(It’s been a little quiet here at Radical Farmwives. Robin is out of state and Cher is having internet interruptions, not to mention the fullness of the growing season upon us. I’m taking the opportunity to follow up from last Fall’s post, How to Grow Garlic, Part One. And I hope we will all be back to our regular schedule soon!)
We watched it all winter. The sprouts emerged and gained a little height before the deep cold set in, and then they sat there. And we waited.
In Spring, if you mulched well, there’s not much to do with a garlic bed except harvest scapes. If you’re into that sort of thing, you could do some aerial fertilizing with compost tea or the like.
And watch for weeds. A biologically active soil eats mulch. So, as the soil warms and comes to life, the mulch will thin, the sun may be able to reach the soil, and seeds will sprout. It’s in the best interest of the garlic grower to keep the weeds at bay.
This year, we had a lot of galinsoga in the garlic patch, as well as some pernicious poke weed. Galinsoga goes from seedling to full blown flowering adult in about 3 days, but at least it’s easy to pull. We did what we could do between rains and other work, but the patch still looked a mess by the time we got up the hill to pull the garlic. It’s painful to be honest about that – but I’m doing it anyway.
There have been years, when our soil was particularly soft and the mulch just right, that we could pull the hardneck garlic varieties by hand with a gentle tug. Softneck varieties don’t hold up so well to that treatment. For the most part we use a digging fork or a trowel. This year, we also engaged the helping hands of a nine and a four year old, to help rub the soil out of the roots of each bulb as it emerged. They were proud to get dirty for the good cause, and they slept well that night (but not on the garlic wagon).
Ideally, we want to see a couple of decent looking leaves still standing on the stalk when the garlic is harvested. Each leaf is an extension of one of the sheathes around the bulb underground. Keeping those wrapping layers intact is important to the storage life, and beauty, of the bulb.
Good handling is also important. We handle our bulbs with care – never tossing them onto the ground, into the wagon, or into baskets. They can bruise, and then, they can rot.
Once all the bulbs are out of the ground, with the dirt rubbed out of their roots, they need to cure and be stored. Like many a small homestead, our storage facilities are lacking. It’s intensely humid in our hollow and we do not have any climate controlled space, at all. Ideally, we would be curing garlic in a shady but not necessarily dark, cool but not really cold, location with low humidity. Needless to say – that’s just not happening here.
We have learned that good air circulation and shade are our best bets for successfully curing the garlic. Some experts claim that keeping the bulbs attached to the stalk, with the roots removed, is the best. We cut off the roots, but we also cut the stalks on the hardnecks, just to make storage a little more smooth. Softnecks can be braided, which is a beautiful way to store them. It also makes for an enjoyable afternoon in the shade on a hot day.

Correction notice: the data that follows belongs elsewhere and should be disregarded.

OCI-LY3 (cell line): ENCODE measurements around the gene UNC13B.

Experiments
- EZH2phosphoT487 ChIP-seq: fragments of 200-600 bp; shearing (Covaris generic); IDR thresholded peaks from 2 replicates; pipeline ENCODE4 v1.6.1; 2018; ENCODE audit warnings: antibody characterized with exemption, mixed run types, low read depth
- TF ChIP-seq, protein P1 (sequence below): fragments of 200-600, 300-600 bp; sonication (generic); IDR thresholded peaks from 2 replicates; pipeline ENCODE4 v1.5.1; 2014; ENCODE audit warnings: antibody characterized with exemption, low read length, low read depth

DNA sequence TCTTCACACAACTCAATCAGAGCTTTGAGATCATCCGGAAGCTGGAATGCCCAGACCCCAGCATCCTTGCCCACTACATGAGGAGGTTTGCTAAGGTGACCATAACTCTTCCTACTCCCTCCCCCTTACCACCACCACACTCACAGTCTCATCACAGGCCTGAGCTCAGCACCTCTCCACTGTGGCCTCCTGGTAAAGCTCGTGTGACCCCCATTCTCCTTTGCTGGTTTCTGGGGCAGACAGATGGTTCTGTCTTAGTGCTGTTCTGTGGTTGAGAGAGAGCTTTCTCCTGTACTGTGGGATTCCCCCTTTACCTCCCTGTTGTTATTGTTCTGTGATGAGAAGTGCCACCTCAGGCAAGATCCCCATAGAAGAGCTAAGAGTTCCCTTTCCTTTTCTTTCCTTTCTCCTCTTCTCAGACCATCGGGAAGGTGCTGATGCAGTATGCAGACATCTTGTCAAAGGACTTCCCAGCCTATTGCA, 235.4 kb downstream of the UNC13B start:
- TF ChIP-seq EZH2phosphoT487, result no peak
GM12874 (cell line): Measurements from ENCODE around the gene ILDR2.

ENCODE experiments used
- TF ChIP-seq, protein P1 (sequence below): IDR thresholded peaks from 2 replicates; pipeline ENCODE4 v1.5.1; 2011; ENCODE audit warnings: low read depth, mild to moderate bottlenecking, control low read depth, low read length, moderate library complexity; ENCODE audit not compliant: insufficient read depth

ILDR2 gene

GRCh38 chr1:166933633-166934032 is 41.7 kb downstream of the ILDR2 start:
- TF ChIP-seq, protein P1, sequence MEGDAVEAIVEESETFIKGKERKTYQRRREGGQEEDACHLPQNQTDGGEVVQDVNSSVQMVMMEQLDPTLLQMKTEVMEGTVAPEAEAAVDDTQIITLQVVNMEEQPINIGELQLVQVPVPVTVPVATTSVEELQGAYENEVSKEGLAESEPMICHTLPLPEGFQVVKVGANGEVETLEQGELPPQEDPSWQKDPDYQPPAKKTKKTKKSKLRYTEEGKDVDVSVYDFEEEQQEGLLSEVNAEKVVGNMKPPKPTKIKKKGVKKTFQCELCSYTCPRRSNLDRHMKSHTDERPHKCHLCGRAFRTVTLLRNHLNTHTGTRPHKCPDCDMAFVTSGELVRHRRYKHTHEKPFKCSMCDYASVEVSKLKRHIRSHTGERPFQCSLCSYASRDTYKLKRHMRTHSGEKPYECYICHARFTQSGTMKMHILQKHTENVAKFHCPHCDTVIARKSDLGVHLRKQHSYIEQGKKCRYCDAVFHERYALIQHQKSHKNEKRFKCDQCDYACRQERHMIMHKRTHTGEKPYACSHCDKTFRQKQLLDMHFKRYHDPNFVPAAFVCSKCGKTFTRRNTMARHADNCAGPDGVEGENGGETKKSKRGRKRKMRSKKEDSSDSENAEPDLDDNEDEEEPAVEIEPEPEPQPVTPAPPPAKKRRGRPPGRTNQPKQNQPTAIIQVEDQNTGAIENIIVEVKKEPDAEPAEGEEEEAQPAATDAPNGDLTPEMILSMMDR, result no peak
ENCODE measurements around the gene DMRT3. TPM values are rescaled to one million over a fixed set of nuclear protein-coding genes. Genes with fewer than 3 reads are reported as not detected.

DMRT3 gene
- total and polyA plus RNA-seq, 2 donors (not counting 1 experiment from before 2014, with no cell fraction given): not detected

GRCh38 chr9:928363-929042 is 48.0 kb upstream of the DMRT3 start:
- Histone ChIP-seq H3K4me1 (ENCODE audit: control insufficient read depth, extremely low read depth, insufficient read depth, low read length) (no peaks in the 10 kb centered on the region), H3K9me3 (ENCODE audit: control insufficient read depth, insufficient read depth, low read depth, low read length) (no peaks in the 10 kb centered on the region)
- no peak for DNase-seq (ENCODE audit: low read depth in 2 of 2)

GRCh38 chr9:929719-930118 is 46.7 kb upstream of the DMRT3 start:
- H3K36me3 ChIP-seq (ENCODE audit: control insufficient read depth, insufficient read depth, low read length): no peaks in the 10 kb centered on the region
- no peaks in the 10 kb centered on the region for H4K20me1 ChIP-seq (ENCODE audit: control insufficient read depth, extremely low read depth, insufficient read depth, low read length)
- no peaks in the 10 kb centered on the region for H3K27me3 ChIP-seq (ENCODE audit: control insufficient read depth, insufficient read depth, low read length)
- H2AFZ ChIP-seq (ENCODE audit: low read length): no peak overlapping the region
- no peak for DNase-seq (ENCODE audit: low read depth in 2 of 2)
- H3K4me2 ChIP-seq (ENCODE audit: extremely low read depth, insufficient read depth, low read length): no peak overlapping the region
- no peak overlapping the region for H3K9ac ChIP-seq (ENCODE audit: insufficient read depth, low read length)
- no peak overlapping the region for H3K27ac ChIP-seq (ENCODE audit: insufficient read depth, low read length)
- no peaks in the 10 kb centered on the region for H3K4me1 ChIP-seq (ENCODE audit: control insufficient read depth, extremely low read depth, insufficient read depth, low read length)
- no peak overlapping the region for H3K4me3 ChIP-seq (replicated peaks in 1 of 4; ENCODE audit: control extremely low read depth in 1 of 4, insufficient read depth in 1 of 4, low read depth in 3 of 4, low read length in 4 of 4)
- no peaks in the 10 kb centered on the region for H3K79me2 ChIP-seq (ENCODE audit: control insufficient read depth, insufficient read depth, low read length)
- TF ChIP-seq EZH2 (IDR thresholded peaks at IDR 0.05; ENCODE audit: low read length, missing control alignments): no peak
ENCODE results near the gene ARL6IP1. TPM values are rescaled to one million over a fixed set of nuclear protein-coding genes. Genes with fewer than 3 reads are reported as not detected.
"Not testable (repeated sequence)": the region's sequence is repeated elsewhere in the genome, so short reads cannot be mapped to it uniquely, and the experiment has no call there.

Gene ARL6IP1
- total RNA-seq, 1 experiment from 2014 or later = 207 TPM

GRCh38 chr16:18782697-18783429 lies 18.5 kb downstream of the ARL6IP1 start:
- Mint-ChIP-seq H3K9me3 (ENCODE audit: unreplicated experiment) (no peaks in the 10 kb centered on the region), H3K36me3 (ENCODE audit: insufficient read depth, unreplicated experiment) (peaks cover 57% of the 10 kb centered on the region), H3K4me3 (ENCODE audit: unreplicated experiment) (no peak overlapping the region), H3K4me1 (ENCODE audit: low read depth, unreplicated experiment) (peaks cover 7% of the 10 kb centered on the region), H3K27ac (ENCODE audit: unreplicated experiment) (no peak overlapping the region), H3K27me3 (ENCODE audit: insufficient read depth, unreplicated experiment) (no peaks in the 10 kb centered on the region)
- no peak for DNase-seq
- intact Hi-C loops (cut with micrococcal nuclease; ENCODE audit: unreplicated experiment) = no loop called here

Whatever your storage capabilities – it is important to care for your garlic harvest in an expedient manner. One year, our timing was poor. It was raining and we left our garlic piled on the wagon under a tarp for a day or two while we took care of other things that seemed more important. It was a horrible mistake. When we peeled back the tarp, the garlic was a damp, dirty mess – really gross. Not a total loss, but far from ideal.
It is a deeply satisfying process to see the garlic put up for the season. We handle each bulb, trimming off the roots, feeling their bulbs for any damaged cloves, and separating out the largest and most perfect ones to plant again in the Fall.
Our garlic hangs in the rafters of our tractor shed. It cures well enough there, where the sun never shines but the wind does blow, and will keep there for the heat of the summer. As temperatures begin to really dive at the end of the growing season, we will bring it indoors and hang what remains of it upstairs, where it is slightly too warm (being better than slightly too cold) but at least the air is a little more dry. Any bulbs showing signs of deterioration will be plucked from their bags or braids and used immediately. Bulbs damaged in harvest, or deemed too small to share are also held separately and used up first thing.
All this said, you might like to know that you can just wing it too. One local gardener recently told me that she grew garlic but only harvested when it suited her. She just let it grow and multiply underground, digging out what she needed from time to time. No curing, no storage, no sorting for seed. Pure home gardening. (We love our garlic braids too much to go that route just yet.)
(For more technical and cultural information about garlic, please see Growing Great Garlic by Ron L. Engelland.)